Health Risks of Vegan Diets

Many people are adopting a vegan diet for health,  environmental, or ethical reasons. This increasingly popular diet involves avoiding foods containing animal products, such meat, eggs, and dairy. But a common mistake is to assume that everything vegan is healthy. Some foods are “accidentally vegan”, meaning that they were never intended to promote health.

Well-intended bad diet

I met a young lady who went on a vegan diet for a year in an attempt to reduce inflammation and improve her health. Although she was sticking to it consistently, her new eating plan wasn’t working. To make matters worse, her doctors found her health was actually deteriorating. Her labs showed her inflammatory markers were increasing and that put her at risk for serious complications like a heart attack. She felt defeated and wondered what was going wrong.

As it turned out, her vegan diet largely consisted of processed vegan junk food (chips, breads, fake meats, granola bars) and she was rarely eating plants. Research shows that an unhealthy vegan diet substantially increases the risk for inflammatory conditions, including heart disease [Ref 1] [Ref 2].

Vegan Junk Food

The problem with the vegan diet is that it only describes what not to eat. As long as you’re not eating animal products, anything goes. With all of the processed foods on the market it is possible to be on a vegan diet and not eat any fruits or vegetables at all.

The next time you’re browsing in your grocery store notice the array of “accidentally vegan foods”: potato chips, processed crackers, refined grains (processed bread, crackers, cereals, cookies, muffins) chocolate syrup, pudding, and sweetened beverages are just a few examples. These vegan junk foods are highly processed products laden with fat, sugar, and salt that promote chronic diseases.

Junk Food Disguised as Healthy

The food industry often prints buzzwords on food packaging, making it increasingly difficult for you to know which foods are healthy and which aren’t. When people see words like “organic” “low-fat” “vegan” “plant-based” “natural” “fat-free” and “gluten-free” they assume the product is healthy. That’s a big mistake. Some of these vegan products and aren’t even real food.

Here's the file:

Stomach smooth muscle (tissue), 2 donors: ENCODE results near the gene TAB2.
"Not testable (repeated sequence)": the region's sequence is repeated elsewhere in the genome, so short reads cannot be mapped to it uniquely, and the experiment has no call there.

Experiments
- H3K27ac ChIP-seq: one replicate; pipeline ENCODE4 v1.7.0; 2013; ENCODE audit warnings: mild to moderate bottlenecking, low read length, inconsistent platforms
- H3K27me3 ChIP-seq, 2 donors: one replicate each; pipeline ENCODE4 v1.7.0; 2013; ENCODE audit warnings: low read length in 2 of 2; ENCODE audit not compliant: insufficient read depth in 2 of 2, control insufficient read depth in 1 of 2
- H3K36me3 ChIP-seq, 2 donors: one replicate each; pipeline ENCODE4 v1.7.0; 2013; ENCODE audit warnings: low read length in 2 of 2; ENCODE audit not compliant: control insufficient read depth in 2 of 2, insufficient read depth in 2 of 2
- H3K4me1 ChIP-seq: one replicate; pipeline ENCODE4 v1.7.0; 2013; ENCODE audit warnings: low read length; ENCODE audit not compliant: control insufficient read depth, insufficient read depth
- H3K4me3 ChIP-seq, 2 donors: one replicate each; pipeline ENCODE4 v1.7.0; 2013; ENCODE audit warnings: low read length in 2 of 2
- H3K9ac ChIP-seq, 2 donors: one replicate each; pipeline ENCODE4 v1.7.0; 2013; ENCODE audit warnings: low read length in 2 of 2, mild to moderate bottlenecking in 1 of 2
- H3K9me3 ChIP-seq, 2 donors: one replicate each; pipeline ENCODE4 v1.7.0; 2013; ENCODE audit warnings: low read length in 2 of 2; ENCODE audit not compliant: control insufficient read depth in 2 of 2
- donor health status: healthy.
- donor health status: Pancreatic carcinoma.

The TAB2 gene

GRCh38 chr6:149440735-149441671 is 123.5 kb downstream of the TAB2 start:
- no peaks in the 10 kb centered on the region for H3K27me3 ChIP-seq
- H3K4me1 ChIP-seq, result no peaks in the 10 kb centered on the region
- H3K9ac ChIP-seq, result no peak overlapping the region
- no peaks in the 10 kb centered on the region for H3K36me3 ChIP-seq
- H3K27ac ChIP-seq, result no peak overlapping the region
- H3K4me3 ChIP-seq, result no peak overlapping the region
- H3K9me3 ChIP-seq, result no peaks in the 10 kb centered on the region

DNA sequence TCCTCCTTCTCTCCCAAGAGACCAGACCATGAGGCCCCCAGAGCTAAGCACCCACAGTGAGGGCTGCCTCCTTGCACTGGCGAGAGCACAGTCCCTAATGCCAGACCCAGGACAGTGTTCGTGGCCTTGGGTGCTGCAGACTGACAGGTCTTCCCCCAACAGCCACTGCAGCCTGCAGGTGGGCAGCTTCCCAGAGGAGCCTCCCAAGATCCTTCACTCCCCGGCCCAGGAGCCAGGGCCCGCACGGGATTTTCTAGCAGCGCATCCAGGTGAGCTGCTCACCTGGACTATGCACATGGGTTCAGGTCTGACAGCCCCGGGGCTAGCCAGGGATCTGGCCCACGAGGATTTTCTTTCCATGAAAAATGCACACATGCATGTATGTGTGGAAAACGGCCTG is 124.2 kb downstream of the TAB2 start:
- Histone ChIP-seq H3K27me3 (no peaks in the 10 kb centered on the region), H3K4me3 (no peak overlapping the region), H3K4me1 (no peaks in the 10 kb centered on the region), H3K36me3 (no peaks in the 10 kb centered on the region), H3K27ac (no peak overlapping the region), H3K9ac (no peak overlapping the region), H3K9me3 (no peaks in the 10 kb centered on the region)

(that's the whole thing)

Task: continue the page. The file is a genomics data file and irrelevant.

Vegan foods can be loaded with sugar. Keep in mind, natural sugars like honey and fruit juice concentrate, are no better for you than cane sugar.

Think twice about relying on store-bought protein bars and granola bars. They are worse than candy bars in terms of calories, sugar, fat, and processed junk.

Plant-based vs. Vegan

Plant-based nutrition is different than a vegan diet because the foods are mostly plants. Low fat-whole food plant-based nutrition goes a step further by emphasizing unprocessed plant-based foods without oil. The focus is on fruit, vegetables, whole grains, and legumes.

With low-fat, whole food, plant-based nutrition, every bite contains healing vitamins, minerals, and nutrients. Research studies show that these anti-inflammatory nutrients allow patients to reverse cardiovascular disease, diabetes (insulin resistance) and stabilize blood sugar. The best kept secret in medicine is that if we choose the right eating and lifestyle habits, the body can heal itself [Ref 3].

Vegan diets are popular, but that doesn’t mean they are good for you. “Accidentally vegan foods” can make you sick. For the greatest health benefits, eat low fat, whole, unprocessed plant foods.

If you are experiencing diabetes and want to learn about healthy eating habits that allow your body to heal, download our free Guide to Overcoming Diabetes Naturally.

Ref 1. Satija A, Bhupathiraju SN, et al. Healthful and Unhealthful Plant-Based Diets and the Risk of Coronary Heart Disease in U.S. Adults. J Am Coll Cardiol. 2017 Jul 25:70(4):411-422.
Ref 2. Some types of vegetarian diet can raise heart disease risk. NHS Website. July 18, 2017.
Ref 3. Kadoch MA. The Power of Nutrition as Medicine. Prev. Med. 2012; 55(1):80.
By |2019-05-29T14:26:08-05:00January 28th, 2019|Eat delicious food|0 Comments

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About the Author:

Carla Hightower, MD is an integrative health coach. She provides an online group health coaching program for diabetes. In this online course, she educates clients on how to improve the underlying diet and lifestyle factors causing insulin resistance, the hallmark of type 2 diabetes. Clients learn how to help the body heal itself and reduce the need for medication. Quality of life is greatly improved.

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